This could be as a result of the entire team looking questionable during the three-game losing streak, and there’s still a lot of season left to play. The fact remains that in Josh Wolff’s system, as in every 4-3-3, there are few players more relevant than the fullback. Liverpool broke the Premier League last season and won European glory through creation in the wide channels, and it’s no coincidence one of the first things Pep Guardiola does when arriving to a team is splashing on wide defenders. 

At the moment, the simplest answer is to look for inspiration from the top — the Seattle Sounders. Either Alex Roldan or Brad Smith, Sounders wingbacks, would fit smoothly into an Austin side. Which one could join the side is entirely up to Wolff, as neither flank appears to be the “weak point”, rather the discipline of the backline as a whole could be questioned.

These players would likely not take up a DP spot on their own, but would likely demand higher wages to move away from the league’s best team if they wanted to in the first place. This looks more toward the future, admittedly, as a long season of Seattle dominance would inflate their price tags.

3, 2 and 1. Striker

It’s no secret Danny Hoesen’s yet to impress in his first few games for the Black and Verde, so this most “pressing” need may tumble down the list with a string of convincing performances. At the moment, that looks unlikely, so Wolff may want to look elsewhere for a number 9.

Austin FC could very well promote from within, as Jon Gallagher’s convinced in the opportunities he’s been given. A darting run to smash a whipped ball from Stroud into the back of the net against Sporting Kansas City proved he’s got the know-how to expose defenses and wasn’t just capitalizing off tired legs as an impact sub. 

But if the idea is to look outside of the club to spark some attacking play, there’s more than a few options to consider. Let’s get the fantastical out of the way first.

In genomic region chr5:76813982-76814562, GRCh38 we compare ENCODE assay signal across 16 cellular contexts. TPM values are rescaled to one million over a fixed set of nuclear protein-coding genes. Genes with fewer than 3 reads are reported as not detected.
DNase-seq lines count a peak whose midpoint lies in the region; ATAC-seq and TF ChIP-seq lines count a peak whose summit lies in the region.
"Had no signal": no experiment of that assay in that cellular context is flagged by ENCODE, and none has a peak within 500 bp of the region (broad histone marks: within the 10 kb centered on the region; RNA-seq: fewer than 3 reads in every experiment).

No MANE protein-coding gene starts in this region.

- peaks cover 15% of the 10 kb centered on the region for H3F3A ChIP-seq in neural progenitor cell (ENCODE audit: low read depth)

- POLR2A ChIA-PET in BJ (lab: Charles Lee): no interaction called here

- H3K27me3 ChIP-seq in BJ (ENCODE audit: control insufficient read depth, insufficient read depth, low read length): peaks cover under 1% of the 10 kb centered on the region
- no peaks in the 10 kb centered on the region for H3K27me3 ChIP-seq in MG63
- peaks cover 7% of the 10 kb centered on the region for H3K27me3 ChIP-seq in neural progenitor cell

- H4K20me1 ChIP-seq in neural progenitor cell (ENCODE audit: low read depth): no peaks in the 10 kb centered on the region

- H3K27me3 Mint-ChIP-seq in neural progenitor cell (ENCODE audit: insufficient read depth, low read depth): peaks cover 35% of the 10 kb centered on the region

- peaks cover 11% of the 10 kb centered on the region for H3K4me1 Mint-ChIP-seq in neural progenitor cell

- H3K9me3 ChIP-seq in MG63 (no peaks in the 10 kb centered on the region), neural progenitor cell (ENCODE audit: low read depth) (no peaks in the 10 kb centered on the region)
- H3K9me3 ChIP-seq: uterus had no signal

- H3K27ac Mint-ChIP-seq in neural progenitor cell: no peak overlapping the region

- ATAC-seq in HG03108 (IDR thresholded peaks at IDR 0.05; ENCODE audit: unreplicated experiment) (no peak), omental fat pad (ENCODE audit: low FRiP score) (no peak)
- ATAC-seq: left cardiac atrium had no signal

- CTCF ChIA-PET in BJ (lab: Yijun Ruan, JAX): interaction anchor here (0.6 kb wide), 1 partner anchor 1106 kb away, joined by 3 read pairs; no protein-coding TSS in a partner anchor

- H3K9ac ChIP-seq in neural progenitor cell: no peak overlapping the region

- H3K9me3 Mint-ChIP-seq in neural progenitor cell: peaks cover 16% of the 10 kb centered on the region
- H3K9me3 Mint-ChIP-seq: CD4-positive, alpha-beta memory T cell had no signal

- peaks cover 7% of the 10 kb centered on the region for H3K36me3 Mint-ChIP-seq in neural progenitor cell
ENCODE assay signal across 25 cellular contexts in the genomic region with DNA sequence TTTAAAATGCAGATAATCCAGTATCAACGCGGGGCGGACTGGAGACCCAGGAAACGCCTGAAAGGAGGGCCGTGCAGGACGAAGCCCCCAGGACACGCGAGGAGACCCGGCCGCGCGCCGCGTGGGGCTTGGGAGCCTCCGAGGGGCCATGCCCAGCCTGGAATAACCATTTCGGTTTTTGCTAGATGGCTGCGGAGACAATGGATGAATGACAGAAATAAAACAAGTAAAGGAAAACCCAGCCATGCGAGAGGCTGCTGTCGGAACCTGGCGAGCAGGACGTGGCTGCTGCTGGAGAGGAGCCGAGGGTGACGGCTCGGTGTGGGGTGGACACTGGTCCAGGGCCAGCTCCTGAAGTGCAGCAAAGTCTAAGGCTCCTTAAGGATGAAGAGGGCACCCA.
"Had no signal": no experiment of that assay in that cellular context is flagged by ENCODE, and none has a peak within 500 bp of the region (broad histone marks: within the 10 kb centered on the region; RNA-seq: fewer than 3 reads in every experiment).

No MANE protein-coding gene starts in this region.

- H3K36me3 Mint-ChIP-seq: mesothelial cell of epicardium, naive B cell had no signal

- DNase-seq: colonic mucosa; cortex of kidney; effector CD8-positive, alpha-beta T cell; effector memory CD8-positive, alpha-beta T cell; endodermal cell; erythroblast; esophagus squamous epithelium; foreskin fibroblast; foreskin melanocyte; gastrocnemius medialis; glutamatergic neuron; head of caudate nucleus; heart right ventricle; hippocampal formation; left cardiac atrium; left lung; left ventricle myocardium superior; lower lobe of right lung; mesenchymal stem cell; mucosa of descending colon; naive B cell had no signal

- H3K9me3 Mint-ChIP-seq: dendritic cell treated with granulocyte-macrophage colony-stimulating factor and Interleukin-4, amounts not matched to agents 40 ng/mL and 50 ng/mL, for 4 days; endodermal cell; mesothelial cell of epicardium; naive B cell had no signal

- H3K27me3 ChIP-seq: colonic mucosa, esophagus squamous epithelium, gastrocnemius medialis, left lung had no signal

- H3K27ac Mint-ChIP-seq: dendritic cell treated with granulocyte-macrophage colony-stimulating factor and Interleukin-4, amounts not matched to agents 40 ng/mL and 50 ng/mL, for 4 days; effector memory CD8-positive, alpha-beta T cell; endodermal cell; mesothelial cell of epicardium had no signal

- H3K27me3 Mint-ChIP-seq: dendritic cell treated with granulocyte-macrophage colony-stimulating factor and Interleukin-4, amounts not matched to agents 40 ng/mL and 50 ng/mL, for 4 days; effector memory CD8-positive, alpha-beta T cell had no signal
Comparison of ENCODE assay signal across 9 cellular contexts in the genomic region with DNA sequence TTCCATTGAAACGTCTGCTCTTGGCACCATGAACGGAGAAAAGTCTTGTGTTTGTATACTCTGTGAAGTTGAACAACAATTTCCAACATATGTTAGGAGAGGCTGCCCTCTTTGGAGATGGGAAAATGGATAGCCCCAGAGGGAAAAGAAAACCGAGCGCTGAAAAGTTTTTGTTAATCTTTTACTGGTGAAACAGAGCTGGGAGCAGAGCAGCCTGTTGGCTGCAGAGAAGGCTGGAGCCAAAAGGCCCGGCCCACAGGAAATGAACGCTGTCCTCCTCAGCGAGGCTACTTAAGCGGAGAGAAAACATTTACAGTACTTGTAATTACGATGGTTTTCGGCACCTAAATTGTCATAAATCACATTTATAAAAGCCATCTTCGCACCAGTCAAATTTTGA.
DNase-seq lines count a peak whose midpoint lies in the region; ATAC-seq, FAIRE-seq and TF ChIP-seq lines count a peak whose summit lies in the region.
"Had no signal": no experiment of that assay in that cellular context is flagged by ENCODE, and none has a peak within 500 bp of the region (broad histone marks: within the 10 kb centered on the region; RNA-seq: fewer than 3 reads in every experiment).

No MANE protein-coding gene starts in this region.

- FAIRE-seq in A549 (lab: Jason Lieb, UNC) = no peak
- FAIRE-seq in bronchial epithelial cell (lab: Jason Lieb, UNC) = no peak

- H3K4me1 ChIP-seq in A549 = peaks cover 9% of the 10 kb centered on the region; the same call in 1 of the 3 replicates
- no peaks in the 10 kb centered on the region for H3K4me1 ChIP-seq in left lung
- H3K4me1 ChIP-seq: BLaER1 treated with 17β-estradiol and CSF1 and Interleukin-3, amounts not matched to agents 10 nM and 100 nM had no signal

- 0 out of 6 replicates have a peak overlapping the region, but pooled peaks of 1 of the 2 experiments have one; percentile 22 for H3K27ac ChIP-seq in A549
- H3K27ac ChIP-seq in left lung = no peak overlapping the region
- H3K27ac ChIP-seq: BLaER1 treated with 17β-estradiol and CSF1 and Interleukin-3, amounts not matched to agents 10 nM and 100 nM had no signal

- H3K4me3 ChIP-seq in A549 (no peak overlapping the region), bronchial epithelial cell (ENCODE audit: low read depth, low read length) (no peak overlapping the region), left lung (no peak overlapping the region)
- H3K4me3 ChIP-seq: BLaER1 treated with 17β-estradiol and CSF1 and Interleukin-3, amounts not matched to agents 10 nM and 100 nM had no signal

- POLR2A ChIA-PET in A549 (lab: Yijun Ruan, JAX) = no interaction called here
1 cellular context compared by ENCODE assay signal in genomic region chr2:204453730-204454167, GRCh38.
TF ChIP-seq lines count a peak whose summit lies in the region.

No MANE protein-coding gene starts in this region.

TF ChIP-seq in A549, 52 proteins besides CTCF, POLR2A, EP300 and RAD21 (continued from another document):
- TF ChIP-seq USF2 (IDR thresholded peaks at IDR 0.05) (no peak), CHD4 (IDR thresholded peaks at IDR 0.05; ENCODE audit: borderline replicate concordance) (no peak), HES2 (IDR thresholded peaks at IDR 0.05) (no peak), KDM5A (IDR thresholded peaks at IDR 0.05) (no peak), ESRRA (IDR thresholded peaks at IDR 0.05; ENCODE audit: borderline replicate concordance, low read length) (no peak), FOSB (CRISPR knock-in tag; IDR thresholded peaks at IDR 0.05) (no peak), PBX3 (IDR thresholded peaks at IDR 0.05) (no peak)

Luis Suárez

El pistolero. One of the greatest strikers of the modern era, playing in historic clubs like Ajax, Liverpool, FC Barcelona and most recently, a La Liga-winning Atletico Madrid side. At his 34 years of age, the Uruguayan legend is still one of Europe’s clutch strikers, even if he’s in the twilight of his career.

There are many issues with Suárez taking up the third DP spot: his age limits his contributions to the club in the long term and likely limits his involvement in a physical side focused on pressing and sitting back to play the long ball against better teams, his wage bill would absolutely suck up resources needed to strengthen other parts of the squad, and he probably will not want to travel halfway across the world to play in a league he may views as too much of a step down.

Suárez’s contract ends in July 2022, so any immediate transfer would require paying the $16.5 million Transfermarkt says he’s worth, a steep price to pay for a likely abridged tenure. There less tangible issues with the transfer as well; Wolff will likely not want players who significantly change the system he’s trying to build, and Suárez will require regular rotation.